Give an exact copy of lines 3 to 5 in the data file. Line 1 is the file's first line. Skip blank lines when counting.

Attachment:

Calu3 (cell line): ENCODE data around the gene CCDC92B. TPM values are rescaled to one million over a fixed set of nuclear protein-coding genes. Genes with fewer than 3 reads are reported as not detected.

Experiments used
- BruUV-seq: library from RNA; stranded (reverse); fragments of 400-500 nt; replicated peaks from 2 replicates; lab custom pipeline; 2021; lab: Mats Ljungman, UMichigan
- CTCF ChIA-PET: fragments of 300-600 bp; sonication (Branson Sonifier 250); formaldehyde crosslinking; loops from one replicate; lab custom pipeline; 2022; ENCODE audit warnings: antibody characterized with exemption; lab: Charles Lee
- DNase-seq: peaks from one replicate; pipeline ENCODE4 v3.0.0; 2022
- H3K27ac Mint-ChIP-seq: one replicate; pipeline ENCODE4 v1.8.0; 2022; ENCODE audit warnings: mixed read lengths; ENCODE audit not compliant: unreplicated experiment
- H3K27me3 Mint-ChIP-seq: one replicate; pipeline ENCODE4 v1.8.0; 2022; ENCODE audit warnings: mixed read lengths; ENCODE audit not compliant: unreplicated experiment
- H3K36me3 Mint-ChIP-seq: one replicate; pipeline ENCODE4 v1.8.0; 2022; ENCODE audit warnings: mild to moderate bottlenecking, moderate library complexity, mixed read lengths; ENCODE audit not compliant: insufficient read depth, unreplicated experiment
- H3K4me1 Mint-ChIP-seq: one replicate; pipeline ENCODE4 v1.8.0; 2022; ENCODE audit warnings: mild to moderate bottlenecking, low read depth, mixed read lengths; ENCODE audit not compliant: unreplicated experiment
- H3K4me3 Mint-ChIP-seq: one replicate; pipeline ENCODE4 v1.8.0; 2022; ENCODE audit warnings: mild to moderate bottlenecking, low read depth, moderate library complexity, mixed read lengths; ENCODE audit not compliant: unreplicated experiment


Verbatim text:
- BruUV-seq: library from RNA; stranded (reverse); fragments of 400-500 nt; replicated peaks from 2 replicates; lab custom pipeline; 2021; lab: Mats Ljungman, UMichigan
- CTCF ChIA-PET: fragments of 300-600 bp; sonication (Branson Sonifier 250); formaldehyde crosslinking; loops from one replicate; lab custom pipeline; 2022; ENCODE audit warnings: antibody characterized with exemption; lab: Charles Lee
- DNase-seq: peaks from one replicate; pipeline ENCODE4 v3.0.0; 2022